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How old should they be????

Discussion in 'Raising Baby Chicks' started by beebiz, Sep 27, 2007.

  1. beebiz

    beebiz Chillin' With My Peeps

    167
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    Jul 2, 2007
    W. Tennessee
    Unless something happens, I will be ording 25 Dark Cornish cockerels (NOT the Cornish X) next week. I've never had baby chicks in the fall or winter months before. I've always had them in the spring.

    Knowing that these guys will need a source of heat for a while, and knowing that it will only be a few more weeks before we start having night temps down in the 30's, I'm concerned. The breed description says that they handle the cold temps well. But, common sense tells me that this means the adults.

    So, here's my question. How old should these Dark Cornish be before they are able to go to their outside coop here in northern West Tennessee without having to have artificial heat?

    Thanks in advance for any input you have.

    Robert
     
  2. silkiechicken

    silkiechicken Staff PhD Premium Member

    Usually once they are fully feathered they can join the adults without heat. Since it will be cold winter rather than spring, I say 10 weeks to be safe safe. It gets to the 40's at night here now... and my chicks get a 40W on a dimmer at 5 weeks... It's on about half way... so probably about 30W equivalent since light you see and energy required is not a linear relationship. Oh... 16 share this light too.
     
  3. beebiz

    beebiz Chillin' With My Peeps

    167
    1
    131
    Jul 2, 2007
    W. Tennessee
    Thanks for the info, silkiechicken. I had figured that they needed to be fully feathered out in order to protect themselves from the cold. Here, we usually don't get much really bad cold weather until January or February. But as goofy as the weather has been this year, everything might very well freeze solid by Novemeber 1 and not thaw out until June 1, 2008![​IMG] I sure hope that's not the case!!

    Back in the last part of February or the first part of March, I got some BO chicks. I kept them in a cardboard box in our spare bedroom until they were between 50 and 60 percent feathered out. With a 100 watt lightbulb over them, they stayed nice and toasty warm. Then, I moved them out to a coop that I built for them. I still kept a 60 watt light on for them and they seemed to do very well.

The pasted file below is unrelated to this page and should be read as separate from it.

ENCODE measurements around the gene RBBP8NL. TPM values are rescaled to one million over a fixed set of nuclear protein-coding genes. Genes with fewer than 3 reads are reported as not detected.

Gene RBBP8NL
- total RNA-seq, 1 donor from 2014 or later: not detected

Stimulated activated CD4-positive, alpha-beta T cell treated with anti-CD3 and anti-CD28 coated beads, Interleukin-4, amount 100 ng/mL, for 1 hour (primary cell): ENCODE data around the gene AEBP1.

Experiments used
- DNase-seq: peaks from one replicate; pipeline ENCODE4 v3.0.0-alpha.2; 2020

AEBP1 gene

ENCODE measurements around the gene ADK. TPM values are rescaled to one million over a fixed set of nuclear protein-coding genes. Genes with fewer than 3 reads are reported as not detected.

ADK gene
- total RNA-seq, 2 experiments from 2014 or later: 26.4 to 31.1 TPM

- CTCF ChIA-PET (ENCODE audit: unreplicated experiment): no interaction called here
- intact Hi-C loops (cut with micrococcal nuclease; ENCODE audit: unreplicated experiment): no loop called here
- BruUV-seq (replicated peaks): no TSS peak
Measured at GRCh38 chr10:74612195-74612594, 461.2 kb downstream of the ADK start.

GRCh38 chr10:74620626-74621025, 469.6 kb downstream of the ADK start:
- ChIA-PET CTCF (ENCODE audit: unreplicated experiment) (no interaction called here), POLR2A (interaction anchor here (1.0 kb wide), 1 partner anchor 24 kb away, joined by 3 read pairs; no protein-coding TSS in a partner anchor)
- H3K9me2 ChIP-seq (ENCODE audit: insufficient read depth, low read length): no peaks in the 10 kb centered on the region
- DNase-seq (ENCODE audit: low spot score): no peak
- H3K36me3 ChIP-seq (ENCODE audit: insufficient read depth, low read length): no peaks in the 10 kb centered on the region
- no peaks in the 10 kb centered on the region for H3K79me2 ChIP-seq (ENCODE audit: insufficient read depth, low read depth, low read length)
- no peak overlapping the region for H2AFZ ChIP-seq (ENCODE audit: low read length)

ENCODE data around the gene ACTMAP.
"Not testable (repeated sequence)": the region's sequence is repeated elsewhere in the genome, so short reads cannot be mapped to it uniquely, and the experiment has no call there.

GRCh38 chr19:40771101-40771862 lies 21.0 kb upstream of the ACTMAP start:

For the Dark Cornish, I figured I'd do the same thing, but in reverse. Use the 60 watt while they are in the house and a 100 watt in the coop. If it gets too cold, I also have one of those infra-red heat lamps that I can put in there for them. It's got the reflective dome over it, and X guard on the bottom of the dome. And, I'll keep it hung high enough that noone gets burned and none of the bedding can catch on fire.

    I just wish that I had some way of rigging an alarm to warn me if the light were to blow. At least until they get big enough to fend the cold for themselves. I'd sure hate for these guys to get to about 5 or 6 weeks old, have the light blow one night while I was asleep and loose them! Guess I'll just have to keep my fingers crossed, check them frequently, and make sure I say my prayers at night, huh?

    Anyway, thanks again for your input.

    Robert
     
  4. Katy

    Katy Flock Mistress

    I think a lot of people use two lights for just that reason...if one blows they still have the one.
     
  5. beebiz

    beebiz Chillin' With My Peeps

    167
    1
    131
    Jul 2, 2007
    W. Tennessee
    Thanks for the input, Katy! Using two bulbs is probably what I will do too. I was using two lights one February when I had hatched out some chicks. I don't know what the odds are of such happening, but one night both bulbs blew. I lost a few chicks, but not many. Fortunately, they were still in the spare bedroom in the house. So, they didn't get horribly cold like they would have outside.

    Anyway, the two light suggestion is a good one.[​IMG] I thank you for it.[​IMG]

    Robert
     

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